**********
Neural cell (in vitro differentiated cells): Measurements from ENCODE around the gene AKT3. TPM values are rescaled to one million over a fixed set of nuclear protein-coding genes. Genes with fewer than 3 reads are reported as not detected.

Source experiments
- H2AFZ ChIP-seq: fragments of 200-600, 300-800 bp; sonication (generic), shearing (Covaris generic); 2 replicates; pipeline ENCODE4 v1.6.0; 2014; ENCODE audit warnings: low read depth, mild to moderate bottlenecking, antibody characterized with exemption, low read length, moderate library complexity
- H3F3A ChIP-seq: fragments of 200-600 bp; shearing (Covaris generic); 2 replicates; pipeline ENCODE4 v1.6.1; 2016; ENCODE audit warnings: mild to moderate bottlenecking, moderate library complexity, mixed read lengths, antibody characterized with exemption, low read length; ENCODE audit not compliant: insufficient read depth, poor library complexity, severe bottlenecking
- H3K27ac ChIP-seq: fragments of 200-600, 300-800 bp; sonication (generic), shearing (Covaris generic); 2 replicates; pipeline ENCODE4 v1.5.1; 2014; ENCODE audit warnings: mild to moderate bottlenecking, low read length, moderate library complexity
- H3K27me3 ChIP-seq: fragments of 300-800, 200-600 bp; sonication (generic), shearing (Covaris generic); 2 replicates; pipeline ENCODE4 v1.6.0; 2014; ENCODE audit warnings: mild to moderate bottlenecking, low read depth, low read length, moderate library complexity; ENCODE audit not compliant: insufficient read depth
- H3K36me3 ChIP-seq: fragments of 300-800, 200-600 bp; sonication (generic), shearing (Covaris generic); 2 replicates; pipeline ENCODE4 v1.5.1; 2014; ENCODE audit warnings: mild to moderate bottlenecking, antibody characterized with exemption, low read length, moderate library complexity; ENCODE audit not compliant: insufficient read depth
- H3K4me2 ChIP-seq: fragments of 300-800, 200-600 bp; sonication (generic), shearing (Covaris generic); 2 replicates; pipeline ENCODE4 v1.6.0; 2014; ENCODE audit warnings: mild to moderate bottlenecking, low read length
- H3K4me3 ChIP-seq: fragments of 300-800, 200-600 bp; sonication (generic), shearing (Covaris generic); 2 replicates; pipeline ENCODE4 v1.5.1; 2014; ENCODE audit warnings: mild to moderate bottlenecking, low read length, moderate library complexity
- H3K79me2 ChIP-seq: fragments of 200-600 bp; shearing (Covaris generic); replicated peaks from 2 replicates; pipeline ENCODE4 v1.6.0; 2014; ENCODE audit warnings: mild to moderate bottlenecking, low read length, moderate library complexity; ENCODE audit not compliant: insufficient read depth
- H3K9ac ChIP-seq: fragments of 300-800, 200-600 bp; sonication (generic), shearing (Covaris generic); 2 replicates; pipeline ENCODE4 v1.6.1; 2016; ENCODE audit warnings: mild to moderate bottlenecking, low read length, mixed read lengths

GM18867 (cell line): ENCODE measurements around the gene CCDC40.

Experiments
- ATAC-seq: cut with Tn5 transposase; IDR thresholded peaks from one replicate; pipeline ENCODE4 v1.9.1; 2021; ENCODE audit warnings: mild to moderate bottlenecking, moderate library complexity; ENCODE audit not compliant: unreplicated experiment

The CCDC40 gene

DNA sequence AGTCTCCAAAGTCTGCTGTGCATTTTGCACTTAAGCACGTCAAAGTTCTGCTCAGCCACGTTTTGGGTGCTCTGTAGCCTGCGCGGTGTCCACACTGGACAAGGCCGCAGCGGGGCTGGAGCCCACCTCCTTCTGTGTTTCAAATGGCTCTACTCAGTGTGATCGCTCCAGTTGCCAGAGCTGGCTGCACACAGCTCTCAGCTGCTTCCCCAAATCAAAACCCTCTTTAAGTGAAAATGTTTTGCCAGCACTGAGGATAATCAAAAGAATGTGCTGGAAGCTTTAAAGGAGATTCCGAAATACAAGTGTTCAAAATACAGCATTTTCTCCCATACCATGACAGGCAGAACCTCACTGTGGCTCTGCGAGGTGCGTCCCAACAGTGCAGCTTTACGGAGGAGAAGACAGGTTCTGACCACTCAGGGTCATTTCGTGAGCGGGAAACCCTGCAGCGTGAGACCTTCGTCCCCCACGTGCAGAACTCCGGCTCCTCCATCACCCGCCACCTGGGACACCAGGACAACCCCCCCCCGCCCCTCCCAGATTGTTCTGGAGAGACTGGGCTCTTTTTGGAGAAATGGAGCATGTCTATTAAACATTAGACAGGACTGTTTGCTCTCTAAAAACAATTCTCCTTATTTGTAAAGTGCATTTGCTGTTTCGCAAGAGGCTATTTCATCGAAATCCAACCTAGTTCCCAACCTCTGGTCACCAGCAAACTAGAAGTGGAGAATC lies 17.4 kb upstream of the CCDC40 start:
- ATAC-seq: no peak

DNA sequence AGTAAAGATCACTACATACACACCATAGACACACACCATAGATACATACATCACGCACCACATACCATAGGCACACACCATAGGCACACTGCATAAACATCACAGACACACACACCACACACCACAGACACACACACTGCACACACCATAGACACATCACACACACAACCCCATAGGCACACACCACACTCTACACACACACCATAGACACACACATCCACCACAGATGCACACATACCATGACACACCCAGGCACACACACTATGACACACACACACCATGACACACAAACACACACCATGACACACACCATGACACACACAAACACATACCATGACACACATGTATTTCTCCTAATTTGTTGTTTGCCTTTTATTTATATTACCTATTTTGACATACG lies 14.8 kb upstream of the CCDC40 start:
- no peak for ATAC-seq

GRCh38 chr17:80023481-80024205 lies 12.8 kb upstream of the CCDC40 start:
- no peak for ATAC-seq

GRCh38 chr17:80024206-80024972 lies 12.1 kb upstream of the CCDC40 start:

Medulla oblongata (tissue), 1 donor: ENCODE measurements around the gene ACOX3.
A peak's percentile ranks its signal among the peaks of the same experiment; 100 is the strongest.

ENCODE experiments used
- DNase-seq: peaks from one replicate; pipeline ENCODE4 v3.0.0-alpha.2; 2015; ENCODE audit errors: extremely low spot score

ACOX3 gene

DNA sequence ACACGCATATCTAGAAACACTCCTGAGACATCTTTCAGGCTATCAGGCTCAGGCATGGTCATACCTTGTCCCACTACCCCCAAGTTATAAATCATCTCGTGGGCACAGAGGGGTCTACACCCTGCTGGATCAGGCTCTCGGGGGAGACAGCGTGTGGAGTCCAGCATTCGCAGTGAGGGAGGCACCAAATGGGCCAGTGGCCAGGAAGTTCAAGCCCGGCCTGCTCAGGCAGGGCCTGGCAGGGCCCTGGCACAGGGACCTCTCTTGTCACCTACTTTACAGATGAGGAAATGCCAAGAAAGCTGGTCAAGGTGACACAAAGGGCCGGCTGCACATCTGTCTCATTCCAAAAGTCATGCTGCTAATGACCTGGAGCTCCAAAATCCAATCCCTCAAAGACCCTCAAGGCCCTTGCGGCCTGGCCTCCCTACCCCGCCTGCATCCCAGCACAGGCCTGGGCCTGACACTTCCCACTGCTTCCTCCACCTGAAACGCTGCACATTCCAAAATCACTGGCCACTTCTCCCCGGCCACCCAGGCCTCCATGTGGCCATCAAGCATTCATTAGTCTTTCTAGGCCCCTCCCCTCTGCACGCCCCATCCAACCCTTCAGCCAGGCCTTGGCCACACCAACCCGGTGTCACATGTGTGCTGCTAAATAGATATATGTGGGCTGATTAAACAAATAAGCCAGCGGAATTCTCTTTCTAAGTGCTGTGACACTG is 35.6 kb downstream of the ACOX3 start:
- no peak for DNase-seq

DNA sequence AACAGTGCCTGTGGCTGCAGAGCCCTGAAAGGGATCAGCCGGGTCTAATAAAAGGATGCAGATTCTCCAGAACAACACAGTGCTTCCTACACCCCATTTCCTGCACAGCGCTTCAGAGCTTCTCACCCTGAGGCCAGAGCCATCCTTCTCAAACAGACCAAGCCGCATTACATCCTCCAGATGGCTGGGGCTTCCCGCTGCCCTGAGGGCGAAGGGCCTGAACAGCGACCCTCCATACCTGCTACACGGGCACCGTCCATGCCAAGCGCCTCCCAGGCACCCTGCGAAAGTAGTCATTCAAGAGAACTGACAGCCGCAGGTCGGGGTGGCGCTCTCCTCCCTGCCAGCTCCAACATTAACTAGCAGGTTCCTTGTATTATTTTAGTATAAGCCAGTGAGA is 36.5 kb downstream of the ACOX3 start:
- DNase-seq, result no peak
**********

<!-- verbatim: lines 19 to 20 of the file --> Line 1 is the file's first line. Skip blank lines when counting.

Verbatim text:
- no peak for ATAC-seq

GRCh38 chr17:80023481-80024205 lies 12.8 kb upstream of the CCDC40 start: